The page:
Rajmohan Gandhi’s book could not have been timed better. The idea of south India as a distinct socio-territorial entity has a longer history, but has become more visible in recent political imaginations, with a growing perception by the Union government. Amidst such stirrings, Rajmohan Gandhi‘s book traces the history of the region since the fall of the Vijayanagara empire with entry of the Dutch, British and the French East India companies.
Anchoring the early narration around the evolution of operations of the British East India Company in the south, Gandhi, much like William Darlymple in his White Mughals, maps the shift in native-colonial relations from being marked by interactions on equal terms to one tinged with racial markings as the company established political control. Moving on to the late colonial and then to post-colonial developments, the book ends with short commentaries on latest events, the rise of the Hindu right-wing forces in particular.
Gandhi doesn’t say how the Dravidian or Communist movements generated political trajectories that continue to resist incursions of the Hindu right wing.
Along the way, Modern South India mobilises a rich set of sources to convey aspects of the region’s history that speak strongly to contemporary politics. It tells us why we must not interpret past events in the light of modern understandings of ‘religion’ and ‘nation’. Gandhi does a remarkable job of this as he takes us through the wars for control over the region driven neither by the imagination of an Indian nation nor by religious imperatives. In fact, he shows how developments in colonial India coalesced to forge such a nationalist imagination much later. His mention of Tipu Sultan’s support for the Sringeri mutt after it was desecrated and ransacked by the Maratha rulers is a case in point. He also shows how religious identities never stopped rulers from appointing members from other religions to head their armies or administration. Gandhi also manages to trace certain common threads across linguistic divisions in the southern region, like musical and poetic traditions, and the emergence of socio-spiritual movements against caste hierarchies.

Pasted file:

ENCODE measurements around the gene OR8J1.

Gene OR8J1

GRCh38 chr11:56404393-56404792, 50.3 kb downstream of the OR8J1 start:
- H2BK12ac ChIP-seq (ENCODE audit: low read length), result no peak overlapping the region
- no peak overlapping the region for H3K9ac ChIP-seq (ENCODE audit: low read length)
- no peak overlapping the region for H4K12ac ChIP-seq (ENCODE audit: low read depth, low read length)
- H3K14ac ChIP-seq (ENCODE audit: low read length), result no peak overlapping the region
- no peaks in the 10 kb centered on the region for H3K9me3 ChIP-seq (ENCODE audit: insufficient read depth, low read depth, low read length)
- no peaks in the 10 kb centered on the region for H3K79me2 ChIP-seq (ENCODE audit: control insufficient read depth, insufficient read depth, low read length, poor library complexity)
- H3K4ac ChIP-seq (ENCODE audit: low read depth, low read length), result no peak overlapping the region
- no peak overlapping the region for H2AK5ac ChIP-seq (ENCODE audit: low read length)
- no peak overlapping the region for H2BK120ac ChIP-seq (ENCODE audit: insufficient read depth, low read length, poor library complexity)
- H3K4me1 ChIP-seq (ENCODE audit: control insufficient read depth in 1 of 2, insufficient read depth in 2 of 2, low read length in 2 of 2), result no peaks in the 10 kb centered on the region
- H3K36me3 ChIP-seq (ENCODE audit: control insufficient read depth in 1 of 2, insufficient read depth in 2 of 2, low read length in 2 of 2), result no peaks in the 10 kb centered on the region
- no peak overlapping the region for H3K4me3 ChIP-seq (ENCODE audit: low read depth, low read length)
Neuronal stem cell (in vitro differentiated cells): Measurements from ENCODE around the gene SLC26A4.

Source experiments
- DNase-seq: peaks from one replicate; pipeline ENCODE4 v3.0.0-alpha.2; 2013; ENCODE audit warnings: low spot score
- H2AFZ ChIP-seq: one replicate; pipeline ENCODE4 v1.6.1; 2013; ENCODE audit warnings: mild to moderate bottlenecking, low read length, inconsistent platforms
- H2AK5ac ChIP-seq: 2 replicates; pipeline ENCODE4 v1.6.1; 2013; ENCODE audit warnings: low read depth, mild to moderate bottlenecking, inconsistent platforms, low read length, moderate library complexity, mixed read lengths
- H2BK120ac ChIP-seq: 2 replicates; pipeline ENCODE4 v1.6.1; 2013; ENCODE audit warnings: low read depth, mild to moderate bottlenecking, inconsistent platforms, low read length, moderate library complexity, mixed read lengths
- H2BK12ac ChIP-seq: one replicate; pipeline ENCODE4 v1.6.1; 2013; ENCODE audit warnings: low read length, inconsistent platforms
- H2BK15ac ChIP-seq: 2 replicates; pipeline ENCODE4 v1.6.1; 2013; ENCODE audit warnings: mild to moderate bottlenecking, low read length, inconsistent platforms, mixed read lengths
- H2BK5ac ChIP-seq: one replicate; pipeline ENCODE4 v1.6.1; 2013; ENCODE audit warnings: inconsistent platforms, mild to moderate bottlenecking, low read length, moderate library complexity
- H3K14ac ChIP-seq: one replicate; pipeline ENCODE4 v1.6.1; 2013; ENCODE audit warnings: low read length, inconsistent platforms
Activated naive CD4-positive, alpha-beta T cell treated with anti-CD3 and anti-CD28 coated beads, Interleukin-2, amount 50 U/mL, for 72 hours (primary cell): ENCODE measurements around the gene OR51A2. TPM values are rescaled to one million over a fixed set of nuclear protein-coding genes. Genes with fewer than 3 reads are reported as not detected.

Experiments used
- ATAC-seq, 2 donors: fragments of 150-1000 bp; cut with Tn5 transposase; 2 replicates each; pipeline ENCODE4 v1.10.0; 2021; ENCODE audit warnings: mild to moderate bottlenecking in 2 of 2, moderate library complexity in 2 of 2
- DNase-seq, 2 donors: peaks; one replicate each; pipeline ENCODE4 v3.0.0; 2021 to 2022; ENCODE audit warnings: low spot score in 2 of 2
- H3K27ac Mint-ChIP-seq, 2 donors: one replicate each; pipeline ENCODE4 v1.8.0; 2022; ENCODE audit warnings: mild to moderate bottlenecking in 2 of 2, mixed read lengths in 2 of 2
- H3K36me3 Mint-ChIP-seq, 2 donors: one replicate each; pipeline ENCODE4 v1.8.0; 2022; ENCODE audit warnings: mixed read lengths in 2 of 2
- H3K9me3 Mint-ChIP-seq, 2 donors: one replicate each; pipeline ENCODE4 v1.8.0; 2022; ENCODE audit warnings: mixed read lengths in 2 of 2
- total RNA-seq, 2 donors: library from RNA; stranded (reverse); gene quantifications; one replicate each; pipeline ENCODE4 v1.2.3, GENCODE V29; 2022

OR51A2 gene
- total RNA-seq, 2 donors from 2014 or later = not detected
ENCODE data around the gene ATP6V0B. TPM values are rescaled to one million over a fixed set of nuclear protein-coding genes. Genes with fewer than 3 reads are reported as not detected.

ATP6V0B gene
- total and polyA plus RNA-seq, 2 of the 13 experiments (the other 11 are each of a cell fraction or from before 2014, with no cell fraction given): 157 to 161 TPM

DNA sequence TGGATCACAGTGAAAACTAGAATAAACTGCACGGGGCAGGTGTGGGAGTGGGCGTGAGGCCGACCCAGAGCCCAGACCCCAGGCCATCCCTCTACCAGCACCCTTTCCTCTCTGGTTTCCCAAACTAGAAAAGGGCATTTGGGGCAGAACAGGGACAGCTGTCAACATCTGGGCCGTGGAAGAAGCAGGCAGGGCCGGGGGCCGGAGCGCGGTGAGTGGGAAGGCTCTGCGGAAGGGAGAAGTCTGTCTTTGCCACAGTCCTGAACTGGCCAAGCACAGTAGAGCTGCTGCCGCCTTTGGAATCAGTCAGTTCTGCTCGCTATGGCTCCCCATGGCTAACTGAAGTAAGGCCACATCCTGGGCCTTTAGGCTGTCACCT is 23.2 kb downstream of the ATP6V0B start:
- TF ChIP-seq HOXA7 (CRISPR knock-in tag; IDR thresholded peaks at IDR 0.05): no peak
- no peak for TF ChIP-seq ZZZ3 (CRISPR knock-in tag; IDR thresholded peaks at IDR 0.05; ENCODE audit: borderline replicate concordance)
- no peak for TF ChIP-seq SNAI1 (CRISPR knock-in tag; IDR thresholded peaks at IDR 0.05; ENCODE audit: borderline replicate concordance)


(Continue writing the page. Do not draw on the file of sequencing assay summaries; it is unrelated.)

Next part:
The book, however, is not without its share of problems. On occasions, the biographer in Rajmohan Gandhi tends to overwhelm the historian. This is particularly evident in his extensive treatment of Thiru Rajagopalachari. Though Gandhi concedes that like all histories this one too is personal and selective, readers are likely to find such selectiveness problematic. Rajagopalachari receives far more attention compared to personalities like Kamarajar or Periyar, though the latter leaders had a far more significant role in shaping the trajectory of Tamil Nadu. Modern South India also does not quite tell us how progressive movements like the Dravidian movement or the Communist movement in Kerala managed to generate political trajectories that continue to resist substantial incursions of the Hindu-Hindi right wing. It may well be because of a lack of engagement with vernacular sources. Most importantly, the book leaves us with an unanswered question: What is it about south India that makes it socially and economically more inclusive than the rest of the country?